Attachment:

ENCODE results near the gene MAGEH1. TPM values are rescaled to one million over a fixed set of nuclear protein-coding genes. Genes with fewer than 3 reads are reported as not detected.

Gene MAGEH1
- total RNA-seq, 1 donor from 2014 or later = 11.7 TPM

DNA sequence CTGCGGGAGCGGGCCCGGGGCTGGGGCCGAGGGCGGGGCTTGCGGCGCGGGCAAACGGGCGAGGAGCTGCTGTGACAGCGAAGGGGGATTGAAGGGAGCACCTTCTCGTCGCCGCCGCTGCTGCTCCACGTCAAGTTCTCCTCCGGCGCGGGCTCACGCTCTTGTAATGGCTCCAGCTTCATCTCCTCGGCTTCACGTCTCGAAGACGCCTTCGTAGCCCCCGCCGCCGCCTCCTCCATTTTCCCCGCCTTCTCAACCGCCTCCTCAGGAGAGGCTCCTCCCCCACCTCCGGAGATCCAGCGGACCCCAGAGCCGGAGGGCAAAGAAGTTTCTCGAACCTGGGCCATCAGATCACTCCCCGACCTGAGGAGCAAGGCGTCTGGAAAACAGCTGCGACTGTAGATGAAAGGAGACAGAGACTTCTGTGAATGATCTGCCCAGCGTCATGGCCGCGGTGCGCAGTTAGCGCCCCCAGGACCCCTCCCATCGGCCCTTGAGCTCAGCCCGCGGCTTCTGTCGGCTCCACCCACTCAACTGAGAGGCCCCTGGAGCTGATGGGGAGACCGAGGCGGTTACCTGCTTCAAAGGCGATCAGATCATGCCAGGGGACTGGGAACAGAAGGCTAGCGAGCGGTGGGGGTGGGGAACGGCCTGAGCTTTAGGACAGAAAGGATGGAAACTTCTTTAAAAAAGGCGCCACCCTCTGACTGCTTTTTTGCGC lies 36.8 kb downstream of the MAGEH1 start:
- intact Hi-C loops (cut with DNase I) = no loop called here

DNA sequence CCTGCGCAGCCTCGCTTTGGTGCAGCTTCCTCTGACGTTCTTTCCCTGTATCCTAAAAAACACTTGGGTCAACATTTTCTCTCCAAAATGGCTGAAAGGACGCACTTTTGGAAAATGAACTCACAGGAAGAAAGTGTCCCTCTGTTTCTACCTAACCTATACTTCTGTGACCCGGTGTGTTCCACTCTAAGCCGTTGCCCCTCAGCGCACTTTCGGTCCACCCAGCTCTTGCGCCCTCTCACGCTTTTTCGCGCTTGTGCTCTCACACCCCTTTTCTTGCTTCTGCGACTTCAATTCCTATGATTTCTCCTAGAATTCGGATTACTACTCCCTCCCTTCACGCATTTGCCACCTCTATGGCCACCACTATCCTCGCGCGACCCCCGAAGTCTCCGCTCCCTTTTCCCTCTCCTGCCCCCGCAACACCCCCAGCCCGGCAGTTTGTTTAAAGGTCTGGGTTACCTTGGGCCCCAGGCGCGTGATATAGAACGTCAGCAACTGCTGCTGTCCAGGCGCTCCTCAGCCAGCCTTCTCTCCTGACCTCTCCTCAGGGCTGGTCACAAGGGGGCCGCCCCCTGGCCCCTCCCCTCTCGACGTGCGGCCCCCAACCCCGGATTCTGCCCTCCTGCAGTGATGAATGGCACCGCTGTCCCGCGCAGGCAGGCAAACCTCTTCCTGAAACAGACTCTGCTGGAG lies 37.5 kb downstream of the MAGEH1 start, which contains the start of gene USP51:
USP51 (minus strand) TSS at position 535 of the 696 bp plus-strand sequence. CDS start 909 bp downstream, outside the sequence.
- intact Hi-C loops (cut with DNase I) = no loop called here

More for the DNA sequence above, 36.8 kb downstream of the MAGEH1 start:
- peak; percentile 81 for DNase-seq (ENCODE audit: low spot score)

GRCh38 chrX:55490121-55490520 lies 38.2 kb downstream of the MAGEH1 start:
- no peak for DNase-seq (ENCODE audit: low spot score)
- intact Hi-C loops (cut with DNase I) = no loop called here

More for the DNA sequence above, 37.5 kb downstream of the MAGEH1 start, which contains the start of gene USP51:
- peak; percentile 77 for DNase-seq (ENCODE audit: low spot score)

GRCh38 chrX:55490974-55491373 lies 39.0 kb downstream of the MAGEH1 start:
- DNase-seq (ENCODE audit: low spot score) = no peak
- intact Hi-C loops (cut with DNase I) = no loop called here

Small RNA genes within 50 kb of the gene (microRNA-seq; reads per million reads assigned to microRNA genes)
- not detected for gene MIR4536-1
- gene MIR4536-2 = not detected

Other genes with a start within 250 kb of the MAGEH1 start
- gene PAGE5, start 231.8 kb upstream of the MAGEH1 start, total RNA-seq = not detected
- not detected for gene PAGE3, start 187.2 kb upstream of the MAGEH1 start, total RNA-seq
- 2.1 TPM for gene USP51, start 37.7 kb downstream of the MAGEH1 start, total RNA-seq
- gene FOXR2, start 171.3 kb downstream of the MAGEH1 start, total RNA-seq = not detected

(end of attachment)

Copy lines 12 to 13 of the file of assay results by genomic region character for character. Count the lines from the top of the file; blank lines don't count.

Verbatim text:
- no peak for DNase-seq (ENCODE audit: low spot score)
- intact Hi-C loops (cut with DNase I) = no loop called here